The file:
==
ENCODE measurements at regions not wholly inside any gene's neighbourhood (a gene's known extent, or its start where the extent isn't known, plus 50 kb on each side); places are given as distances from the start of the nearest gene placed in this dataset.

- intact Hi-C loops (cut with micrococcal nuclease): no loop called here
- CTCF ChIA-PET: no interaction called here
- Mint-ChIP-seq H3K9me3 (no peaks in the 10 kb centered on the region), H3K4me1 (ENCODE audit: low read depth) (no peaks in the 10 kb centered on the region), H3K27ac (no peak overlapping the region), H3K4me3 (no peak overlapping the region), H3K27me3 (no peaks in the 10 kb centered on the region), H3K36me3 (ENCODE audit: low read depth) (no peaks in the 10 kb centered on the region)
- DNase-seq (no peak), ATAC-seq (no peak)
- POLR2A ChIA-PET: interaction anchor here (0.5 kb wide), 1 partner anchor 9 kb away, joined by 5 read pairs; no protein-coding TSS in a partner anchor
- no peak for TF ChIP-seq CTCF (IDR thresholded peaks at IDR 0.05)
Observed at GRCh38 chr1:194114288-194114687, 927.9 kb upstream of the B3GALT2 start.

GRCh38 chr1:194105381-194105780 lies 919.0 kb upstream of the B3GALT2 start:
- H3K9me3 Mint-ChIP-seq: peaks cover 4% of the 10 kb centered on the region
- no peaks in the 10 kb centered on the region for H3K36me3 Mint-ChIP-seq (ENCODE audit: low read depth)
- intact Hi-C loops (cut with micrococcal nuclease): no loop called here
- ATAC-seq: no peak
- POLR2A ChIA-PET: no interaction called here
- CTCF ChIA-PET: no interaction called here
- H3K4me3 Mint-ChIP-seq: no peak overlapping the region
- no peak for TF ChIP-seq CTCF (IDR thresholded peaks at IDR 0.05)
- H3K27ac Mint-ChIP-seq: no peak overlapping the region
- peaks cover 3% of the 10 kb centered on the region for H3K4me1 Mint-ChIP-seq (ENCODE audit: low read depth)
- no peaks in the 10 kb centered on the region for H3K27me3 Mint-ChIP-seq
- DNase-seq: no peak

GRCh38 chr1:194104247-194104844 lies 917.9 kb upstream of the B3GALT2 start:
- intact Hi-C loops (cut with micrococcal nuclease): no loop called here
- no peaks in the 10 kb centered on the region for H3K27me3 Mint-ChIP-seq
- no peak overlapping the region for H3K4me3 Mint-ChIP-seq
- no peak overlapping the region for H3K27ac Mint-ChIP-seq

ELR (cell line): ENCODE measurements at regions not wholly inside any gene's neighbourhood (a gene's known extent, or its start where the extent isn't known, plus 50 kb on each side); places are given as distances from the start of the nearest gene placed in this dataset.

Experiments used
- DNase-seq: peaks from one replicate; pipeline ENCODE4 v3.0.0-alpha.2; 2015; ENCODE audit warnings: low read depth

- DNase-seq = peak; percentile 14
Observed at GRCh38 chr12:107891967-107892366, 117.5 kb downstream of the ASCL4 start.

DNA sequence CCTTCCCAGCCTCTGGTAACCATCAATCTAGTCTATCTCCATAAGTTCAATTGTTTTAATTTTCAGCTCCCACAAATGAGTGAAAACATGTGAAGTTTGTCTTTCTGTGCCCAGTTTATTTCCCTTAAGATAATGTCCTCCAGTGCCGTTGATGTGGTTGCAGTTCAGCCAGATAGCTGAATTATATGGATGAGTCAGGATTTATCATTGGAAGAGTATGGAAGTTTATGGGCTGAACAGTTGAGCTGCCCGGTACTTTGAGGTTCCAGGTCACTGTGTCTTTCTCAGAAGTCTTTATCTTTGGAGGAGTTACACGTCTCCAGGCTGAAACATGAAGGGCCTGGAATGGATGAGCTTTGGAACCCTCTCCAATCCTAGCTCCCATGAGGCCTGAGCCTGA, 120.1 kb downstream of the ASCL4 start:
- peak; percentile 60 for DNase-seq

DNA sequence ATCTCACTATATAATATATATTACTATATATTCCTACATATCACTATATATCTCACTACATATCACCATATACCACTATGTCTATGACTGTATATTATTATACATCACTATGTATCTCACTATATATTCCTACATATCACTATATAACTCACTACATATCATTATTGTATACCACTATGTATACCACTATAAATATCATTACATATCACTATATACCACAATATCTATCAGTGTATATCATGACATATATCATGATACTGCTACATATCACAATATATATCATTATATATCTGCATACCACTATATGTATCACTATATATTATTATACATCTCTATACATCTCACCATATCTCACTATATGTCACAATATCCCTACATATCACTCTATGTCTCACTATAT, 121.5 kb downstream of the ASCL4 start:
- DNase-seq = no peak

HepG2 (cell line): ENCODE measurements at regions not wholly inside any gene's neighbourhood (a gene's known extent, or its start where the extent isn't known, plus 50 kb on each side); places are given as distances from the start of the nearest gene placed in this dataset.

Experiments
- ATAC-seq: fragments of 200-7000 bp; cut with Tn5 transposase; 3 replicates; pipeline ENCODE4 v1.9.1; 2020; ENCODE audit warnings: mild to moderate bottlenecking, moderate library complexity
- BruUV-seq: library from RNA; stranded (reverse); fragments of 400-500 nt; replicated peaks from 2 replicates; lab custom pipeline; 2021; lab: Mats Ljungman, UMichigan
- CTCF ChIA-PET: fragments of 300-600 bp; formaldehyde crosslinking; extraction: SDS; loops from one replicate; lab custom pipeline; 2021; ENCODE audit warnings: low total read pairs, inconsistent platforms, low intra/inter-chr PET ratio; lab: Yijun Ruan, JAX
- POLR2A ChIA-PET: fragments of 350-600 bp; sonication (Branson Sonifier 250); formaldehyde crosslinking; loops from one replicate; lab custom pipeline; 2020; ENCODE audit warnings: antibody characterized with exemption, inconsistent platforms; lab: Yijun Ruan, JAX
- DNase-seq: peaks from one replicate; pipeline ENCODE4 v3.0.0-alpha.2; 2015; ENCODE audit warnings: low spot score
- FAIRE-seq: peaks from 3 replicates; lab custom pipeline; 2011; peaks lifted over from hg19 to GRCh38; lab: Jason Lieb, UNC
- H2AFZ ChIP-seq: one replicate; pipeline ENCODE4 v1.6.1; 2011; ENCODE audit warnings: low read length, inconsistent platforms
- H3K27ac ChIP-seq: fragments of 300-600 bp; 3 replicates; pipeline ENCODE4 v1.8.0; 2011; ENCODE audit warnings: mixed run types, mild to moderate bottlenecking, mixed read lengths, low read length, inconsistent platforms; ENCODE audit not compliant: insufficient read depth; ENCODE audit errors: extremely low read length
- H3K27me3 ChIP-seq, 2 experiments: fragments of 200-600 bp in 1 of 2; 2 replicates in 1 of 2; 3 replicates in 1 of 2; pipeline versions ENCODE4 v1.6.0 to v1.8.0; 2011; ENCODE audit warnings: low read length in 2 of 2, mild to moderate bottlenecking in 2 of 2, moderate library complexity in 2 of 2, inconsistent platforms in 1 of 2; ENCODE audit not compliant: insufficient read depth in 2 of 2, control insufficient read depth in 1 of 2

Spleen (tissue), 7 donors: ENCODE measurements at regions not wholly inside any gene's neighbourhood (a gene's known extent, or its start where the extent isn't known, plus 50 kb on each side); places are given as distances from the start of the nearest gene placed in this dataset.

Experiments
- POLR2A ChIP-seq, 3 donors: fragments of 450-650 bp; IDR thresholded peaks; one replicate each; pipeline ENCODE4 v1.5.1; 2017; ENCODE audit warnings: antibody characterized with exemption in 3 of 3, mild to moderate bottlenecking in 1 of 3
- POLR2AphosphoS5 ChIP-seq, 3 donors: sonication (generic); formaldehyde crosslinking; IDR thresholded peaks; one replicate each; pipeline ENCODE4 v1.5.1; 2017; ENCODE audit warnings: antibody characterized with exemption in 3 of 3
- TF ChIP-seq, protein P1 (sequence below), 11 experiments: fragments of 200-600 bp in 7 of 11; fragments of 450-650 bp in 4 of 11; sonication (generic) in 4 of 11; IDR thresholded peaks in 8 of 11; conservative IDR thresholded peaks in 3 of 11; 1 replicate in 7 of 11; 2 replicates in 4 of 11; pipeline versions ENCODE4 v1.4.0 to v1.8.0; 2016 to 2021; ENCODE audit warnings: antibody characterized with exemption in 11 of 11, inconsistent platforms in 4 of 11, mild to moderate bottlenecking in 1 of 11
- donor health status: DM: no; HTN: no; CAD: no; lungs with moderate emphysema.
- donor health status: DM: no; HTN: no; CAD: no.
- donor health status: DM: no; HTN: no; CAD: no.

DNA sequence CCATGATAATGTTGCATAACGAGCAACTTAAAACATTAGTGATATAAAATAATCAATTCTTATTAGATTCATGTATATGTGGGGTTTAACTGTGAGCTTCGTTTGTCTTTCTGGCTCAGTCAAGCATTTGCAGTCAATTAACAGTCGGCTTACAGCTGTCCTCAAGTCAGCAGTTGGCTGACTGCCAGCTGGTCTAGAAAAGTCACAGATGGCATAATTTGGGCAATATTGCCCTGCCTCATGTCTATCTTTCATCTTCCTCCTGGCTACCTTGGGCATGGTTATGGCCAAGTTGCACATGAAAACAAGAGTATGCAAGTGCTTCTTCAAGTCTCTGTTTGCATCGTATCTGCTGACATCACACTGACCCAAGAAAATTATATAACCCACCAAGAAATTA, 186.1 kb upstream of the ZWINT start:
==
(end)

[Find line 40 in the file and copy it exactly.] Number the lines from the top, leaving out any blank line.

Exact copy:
- CTCF ChIA-PET: fragments of 300-600 bp; formaldehyde crosslinking; extraction: SDS; loops from one replicate; lab custom pipeline; 2021; ENCODE audit warnings: low total read pairs, inconsistent platforms, low intra/inter-chr PET ratio; lab: Yijun Ruan, JAX